Dubai is seeking to stimulate growth among the emirate’s start-ups with the release of a white paper outlining solutions to improve access to funding, offer greater support and build investment networks for small businesses.
Launched in March by the Dubai Chamber of Commerce and Industry (DCCI), the white paper lays out policy recommendations to support the development of small businesses, as well as address challenges facing the sector.
Meeting funding needs
Chief among these is the challenge smaller operators face in securing funding. The paper found that investors generally take a cautious approach when dealing with start-ups, preferring to work with a narrow range of business models, technologies and sectors. This ultimately leaves many without access to finance.
According to the Khalifa Fund for Enterprise Development, around 50-70% of funding applications from small and medium-sized enterprises (SMEs) are rejected by conventional banks. As a result, loans to SMEs make up just 4% of outstanding bank credit in the UAE, well below the MENA average of 9.4%.
To address this situation, the Mohammed bin Rashid Fund – part of the Department of Economic Development’s Dubai SME body – increased its funding to SMEs in Dubai by 147% last year, supporting 18 projects to the tune of Dh14m ($3.8m).
Any significant increase in finance for small businesses could translate into broader economic activity, given the significant role they play in the economy. According to data from the Dubai government, SMEs accounted for 47% of GDP and 52% of all employment as of July last year.
The report also calls for improvements to be made to the local enabling environment. The DCCI recommends closer cooperation between government, universities and investment funds, and a focus on building upon existing capacity in terms of incubators, accelerators and co-working spaces, which play an important role in supporting start-ups and entrepreneurs in the emirate.
See also: The Report – Dubai 2019
The wisdom of crowds
In addition to dedicated SME financing, crowdfunding is gaining in popularity in the emirate.
Already a crowdfunding leader in the region, particularly in the business-to-consumer (B2C) segment, Dubai is eyeing growth potential in e-commerce and finance.
“Dubai is the most mature market for crowdfunding in MENA, although there is still significant room for growth,” Chris Thomas, co-CEO and co-founder of crowdfunding firm Eureeca, told OBG. “Moreover, the start-up ecosystem in general continues to grow at a rapid pace, leading retail investors to become more educated about the challenges and opportunities of early-stage investing.”
On top of enabling the flow of much-needed finance to start-ups, Thomas added that crowdfunding platforms act as important gatekeepers in the industry.
“For every 100 start-ups that are pitched on our platform we only accept one or two. Investors can therefore be confident that they are not the first line of diligence,” he said.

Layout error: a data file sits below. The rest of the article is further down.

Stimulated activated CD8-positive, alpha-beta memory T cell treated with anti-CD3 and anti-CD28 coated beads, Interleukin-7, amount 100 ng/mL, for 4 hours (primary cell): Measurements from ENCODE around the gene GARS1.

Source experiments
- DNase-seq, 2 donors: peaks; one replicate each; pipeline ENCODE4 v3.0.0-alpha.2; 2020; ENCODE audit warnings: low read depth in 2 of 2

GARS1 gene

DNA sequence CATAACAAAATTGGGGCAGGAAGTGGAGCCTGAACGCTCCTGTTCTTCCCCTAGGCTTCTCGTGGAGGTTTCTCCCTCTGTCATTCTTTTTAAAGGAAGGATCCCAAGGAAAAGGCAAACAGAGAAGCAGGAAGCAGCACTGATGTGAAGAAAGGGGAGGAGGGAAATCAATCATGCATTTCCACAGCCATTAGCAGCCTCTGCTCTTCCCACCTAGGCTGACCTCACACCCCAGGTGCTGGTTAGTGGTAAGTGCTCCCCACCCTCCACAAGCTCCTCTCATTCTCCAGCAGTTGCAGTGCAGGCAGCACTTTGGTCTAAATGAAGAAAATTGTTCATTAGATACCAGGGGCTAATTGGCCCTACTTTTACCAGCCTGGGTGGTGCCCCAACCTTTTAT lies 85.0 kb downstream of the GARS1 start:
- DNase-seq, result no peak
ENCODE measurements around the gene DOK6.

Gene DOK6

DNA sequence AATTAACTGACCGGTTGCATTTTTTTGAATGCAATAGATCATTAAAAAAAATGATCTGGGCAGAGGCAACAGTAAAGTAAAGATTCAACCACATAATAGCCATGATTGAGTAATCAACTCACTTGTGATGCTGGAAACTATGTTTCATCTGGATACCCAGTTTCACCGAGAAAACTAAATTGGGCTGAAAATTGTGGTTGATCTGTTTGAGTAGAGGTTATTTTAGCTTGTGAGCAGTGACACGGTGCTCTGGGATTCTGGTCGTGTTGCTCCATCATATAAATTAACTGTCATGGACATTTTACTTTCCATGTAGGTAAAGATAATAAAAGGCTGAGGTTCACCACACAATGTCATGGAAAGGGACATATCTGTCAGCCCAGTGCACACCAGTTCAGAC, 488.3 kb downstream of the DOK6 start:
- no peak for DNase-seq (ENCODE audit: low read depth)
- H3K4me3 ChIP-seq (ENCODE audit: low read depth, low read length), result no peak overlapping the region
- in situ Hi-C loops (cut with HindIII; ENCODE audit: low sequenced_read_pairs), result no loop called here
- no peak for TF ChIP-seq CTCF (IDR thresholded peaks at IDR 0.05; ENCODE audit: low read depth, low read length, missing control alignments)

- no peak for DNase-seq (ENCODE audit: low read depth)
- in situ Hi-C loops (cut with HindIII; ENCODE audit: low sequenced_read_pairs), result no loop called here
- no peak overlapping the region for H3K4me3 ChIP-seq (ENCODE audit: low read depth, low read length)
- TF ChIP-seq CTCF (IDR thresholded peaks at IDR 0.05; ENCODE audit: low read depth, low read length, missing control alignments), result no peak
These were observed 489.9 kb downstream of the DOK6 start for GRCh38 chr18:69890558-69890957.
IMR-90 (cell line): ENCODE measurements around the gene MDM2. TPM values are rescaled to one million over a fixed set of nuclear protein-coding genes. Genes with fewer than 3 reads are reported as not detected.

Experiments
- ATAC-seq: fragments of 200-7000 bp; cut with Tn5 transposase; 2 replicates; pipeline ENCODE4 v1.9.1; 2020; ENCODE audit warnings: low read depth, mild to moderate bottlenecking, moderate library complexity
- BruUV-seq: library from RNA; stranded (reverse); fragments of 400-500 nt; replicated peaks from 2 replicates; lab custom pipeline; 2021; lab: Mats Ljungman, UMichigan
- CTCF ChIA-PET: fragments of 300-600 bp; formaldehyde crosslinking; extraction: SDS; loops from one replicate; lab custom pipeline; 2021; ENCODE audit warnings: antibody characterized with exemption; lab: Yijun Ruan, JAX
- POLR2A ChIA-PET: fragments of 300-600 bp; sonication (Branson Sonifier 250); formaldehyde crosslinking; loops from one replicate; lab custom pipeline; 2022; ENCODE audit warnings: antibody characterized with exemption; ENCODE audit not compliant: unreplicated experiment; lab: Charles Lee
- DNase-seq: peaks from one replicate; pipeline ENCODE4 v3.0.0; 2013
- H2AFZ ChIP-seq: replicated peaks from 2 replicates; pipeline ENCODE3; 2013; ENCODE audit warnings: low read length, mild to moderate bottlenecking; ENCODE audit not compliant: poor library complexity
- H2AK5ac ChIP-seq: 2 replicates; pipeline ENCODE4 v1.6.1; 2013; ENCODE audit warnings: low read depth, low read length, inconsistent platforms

Nevertheless, industry figures suggest the emirate still has room to improve when it comes to incentivising growth. In the UK, for example, the government provides tax incentives for crowdfunding.
While no such measures exist in Dubai, the government has been working to foster a more mature funding ecosystem via the Dubai Future Foundation, awarding new licences and offering support to platforms.
Should the emirate succeed in becoming more crowdfunding-friendly, it is expected to generate attractive returns, given higher levels of investment.
"In Europe, the average crowdfunding investment is $700, whereas in Dubai and the Gulf it is over $5000," Thomas told OBG.
The UAE as a whole remains the top destination for start-up funding in the MENA region, receiving 32% of all deals and 67% of funding in the first quarter of the year, according to data from Dubai-based start-up platform MAGNiTT.
In Dubai specifically, the emirate’s commitment to award 20% of all Expo 2020-related contracts to SMEs has further incentivised the development and growth of small business. Bodies such as the Dubai Startup Hub, which has 3000 member start-ups and has worked with 7000 entrepreneurs since its inception in 2016, have offered further support.
This enabling environment has fuelled foreign interest in the emirate’s start-up ecosystem, with a number of Singapore-based companies looking to use Dubai as a springboard to expand into the rest of the Middle East.
In addition, Dubai has sought to actively attract foreign companies.
In July two Indian start-ups – ShipsKart, an online e-commerce platform; and Loktra, a banking operating system – were awarded office space for one year at the Dubai Technology Entrepreneur Campus (Dtec), after winning a competition held as part of the inaugural Dubai Startup Hub Roadshow in India.
An initiative of the Dubai Silicon Oasis Authority, Dtec is the largest tech start-up co-working space in the Middle East, and has been central to Dubai’s plans to facilitate SME growth in recent times.